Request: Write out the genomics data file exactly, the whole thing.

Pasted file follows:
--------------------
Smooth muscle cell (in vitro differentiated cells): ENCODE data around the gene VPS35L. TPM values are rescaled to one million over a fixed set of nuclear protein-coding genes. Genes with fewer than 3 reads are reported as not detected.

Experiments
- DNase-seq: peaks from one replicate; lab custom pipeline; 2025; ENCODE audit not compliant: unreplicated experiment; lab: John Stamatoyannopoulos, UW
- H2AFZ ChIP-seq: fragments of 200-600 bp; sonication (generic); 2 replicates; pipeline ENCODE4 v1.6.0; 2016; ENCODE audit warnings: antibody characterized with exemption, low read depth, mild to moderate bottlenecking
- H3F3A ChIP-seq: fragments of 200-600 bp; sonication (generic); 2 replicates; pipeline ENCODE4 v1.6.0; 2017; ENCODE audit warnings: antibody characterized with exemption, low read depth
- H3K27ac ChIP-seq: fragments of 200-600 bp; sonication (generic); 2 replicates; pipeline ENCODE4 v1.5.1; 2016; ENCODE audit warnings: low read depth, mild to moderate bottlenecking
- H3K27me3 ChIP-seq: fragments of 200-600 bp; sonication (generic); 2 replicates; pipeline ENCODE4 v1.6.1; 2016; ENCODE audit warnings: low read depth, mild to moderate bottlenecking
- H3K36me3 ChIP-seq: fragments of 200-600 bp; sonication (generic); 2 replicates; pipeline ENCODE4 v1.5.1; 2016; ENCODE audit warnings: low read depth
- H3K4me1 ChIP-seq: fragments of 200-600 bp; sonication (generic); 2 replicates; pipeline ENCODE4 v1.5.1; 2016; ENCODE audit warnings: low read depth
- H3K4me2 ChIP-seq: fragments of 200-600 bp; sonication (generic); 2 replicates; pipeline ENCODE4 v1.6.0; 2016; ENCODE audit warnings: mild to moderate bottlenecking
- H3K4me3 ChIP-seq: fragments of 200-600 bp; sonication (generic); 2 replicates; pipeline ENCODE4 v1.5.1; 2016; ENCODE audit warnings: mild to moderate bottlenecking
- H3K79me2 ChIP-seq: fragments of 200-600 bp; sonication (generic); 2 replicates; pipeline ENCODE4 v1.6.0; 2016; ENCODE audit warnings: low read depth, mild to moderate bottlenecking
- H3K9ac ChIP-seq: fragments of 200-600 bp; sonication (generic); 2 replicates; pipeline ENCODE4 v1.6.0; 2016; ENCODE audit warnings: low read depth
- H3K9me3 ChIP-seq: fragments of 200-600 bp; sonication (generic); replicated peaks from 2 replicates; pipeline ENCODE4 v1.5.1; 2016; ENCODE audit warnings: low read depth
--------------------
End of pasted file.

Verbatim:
Smooth muscle cell (in vitro differentiated cells): ENCODE data around the gene VPS35L. TPM values are rescaled to one million over a fixed set of nuclear protein-coding genes. Genes with fewer than 3 reads are reported as not detected.

Experiments
- DNase-seq: peaks from one replicate; lab custom pipeline; 2025; ENCODE audit not compliant: unreplicated experiment; lab: John Stamatoyannopoulos, UW
- H2AFZ ChIP-seq: fragments of 200-600 bp; sonication (generic); 2 replicates; pipeline ENCODE4 v1.6.0; 2016; ENCODE audit warnings: antibody characterized with exemption, low read depth, mild to moderate bottlenecking
- H3F3A ChIP-seq: fragments of 200-600 bp; sonication (generic); 2 replicates; pipeline ENCODE4 v1.6.0; 2017; ENCODE audit warnings: antibody characterized with exemption, low read depth
- H3K27ac ChIP-seq: fragments of 200-600 bp; sonication (generic); 2 replicates; pipeline ENCODE4 v1.5.1; 2016; ENCODE audit warnings: low read depth, mild to moderate bottlenecking
- H3K27me3 ChIP-seq: fragments of 200-600 bp; sonication (generic); 2 replicates; pipeline ENCODE4 v1.6.1; 2016; ENCODE audit warnings: low read depth, mild to moderate bottlenecking
- H3K36me3 ChIP-seq: fragments of 200-600 bp; sonication (generic); 2 replicates; pipeline ENCODE4 v1.5.1; 2016; ENCODE audit warnings: low read depth
- H3K4me1 ChIP-seq: fragments of 200-600 bp; sonication (generic); 2 replicates; pipeline ENCODE4 v1.5.1; 2016; ENCODE audit warnings: low read depth
- H3K4me2 ChIP-seq: fragments of 200-600 bp; sonication (generic); 2 replicates; pipeline ENCODE4 v1.6.0; 2016; ENCODE audit warnings: mild to moderate bottlenecking
- H3K4me3 ChIP-seq: fragments of 200-600 bp; sonication (generic); 2 replicates; pipeline ENCODE4 v1.5.1; 2016; ENCODE audit warnings: mild to moderate bottlenecking
- H3K79me2 ChIP-seq: fragments of 200-600 bp; sonication (generic); 2 replicates; pipeline ENCODE4 v1.6.0; 2016; ENCODE audit warnings: low read depth, mild to moderate bottlenecking
- H3K9ac ChIP-seq: fragments of 200-600 bp; sonication (generic); 2 replicates; pipeline ENCODE4 v1.6.0; 2016; ENCODE audit warnings: low read depth
- H3K9me3 ChIP-seq: fragments of 200-600 bp; sonication (generic); replicated peaks from 2 replicates; pipeline ENCODE4 v1.5.1; 2016; ENCODE audit warnings: low read depth